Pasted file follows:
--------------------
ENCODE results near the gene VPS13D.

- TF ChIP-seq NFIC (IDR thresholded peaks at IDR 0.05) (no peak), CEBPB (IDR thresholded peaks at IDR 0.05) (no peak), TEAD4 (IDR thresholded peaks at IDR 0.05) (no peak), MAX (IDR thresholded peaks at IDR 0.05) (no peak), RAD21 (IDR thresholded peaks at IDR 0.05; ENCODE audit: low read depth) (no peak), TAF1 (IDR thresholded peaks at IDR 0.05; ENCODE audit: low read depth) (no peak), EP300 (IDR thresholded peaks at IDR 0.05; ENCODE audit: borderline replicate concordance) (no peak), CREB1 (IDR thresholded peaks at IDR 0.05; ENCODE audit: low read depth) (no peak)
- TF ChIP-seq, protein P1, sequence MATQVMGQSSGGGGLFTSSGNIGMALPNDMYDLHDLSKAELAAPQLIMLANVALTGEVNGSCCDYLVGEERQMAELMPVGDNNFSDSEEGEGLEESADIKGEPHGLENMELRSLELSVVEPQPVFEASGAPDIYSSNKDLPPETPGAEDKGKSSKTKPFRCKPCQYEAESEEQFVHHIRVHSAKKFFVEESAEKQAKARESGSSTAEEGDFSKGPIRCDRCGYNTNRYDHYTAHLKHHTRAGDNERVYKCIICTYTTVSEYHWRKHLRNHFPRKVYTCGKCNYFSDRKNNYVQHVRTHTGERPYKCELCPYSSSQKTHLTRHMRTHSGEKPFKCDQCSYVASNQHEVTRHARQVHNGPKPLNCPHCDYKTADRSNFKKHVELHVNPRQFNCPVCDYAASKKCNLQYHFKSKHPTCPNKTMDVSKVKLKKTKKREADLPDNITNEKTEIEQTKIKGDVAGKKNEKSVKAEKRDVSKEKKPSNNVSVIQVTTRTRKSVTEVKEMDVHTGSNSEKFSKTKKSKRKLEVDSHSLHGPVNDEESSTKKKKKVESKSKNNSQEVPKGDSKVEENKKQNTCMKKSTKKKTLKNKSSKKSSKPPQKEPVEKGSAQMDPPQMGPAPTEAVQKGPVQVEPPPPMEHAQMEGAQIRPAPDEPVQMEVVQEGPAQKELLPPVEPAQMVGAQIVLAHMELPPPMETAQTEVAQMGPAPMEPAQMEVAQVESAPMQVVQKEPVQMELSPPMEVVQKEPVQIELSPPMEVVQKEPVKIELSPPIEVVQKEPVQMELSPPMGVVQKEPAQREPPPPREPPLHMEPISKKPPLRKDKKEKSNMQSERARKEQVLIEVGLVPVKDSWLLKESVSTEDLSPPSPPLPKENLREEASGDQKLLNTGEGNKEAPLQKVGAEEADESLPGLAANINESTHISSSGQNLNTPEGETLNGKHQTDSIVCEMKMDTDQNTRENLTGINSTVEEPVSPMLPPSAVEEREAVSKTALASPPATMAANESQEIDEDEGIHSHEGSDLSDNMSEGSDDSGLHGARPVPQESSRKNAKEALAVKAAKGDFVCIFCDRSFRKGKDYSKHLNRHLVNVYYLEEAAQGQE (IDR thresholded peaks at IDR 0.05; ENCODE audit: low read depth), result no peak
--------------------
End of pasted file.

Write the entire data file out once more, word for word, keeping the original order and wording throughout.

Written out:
ENCODE results near the gene VPS13D.

- TF ChIP-seq NFIC (IDR thresholded peaks at IDR 0.05) (no peak), CEBPB (IDR thresholded peaks at IDR 0.05) (no peak), TEAD4 (IDR thresholded peaks at IDR 0.05) (no peak), MAX (IDR thresholded peaks at IDR 0.05) (no peak), RAD21 (IDR thresholded peaks at IDR 0.05; ENCODE audit: low read depth) (no peak), TAF1 (IDR thresholded peaks at IDR 0.05; ENCODE audit: low read depth) (no peak), EP300 (IDR thresholded peaks at IDR 0.05; ENCODE audit: borderline replicate concordance) (no peak), CREB1 (IDR thresholded peaks at IDR 0.05; ENCODE audit: low read depth) (no peak)
- TF ChIP-seq, protein P1, sequence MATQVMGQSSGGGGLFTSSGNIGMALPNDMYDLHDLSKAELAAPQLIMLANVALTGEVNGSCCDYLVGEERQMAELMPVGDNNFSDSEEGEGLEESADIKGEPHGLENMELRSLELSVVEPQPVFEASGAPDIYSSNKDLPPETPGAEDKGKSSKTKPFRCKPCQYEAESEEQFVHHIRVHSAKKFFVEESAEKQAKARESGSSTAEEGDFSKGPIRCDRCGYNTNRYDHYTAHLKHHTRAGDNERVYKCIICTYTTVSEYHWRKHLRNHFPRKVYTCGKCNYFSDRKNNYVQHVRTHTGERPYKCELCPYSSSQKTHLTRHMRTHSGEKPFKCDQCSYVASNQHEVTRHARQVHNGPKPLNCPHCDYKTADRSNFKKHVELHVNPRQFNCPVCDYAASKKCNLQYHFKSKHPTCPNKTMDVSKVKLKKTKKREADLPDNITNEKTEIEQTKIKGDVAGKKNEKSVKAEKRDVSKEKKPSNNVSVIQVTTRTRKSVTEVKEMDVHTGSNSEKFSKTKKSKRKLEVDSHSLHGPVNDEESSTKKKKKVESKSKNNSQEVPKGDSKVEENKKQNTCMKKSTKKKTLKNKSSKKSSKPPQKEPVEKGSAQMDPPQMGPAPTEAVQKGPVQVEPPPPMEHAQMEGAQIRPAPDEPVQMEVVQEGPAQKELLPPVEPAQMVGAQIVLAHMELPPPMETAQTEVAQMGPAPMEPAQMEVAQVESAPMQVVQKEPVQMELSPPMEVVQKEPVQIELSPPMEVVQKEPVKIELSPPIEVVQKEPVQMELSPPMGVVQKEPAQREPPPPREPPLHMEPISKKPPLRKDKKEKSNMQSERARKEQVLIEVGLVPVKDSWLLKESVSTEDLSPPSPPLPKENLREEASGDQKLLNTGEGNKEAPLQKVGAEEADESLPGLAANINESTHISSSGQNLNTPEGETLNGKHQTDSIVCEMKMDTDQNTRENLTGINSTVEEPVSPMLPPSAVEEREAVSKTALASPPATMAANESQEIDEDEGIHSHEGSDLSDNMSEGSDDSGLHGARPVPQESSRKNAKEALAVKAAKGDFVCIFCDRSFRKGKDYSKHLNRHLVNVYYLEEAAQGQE (IDR thresholded peaks at IDR 0.05; ENCODE audit: low read depth), result no peak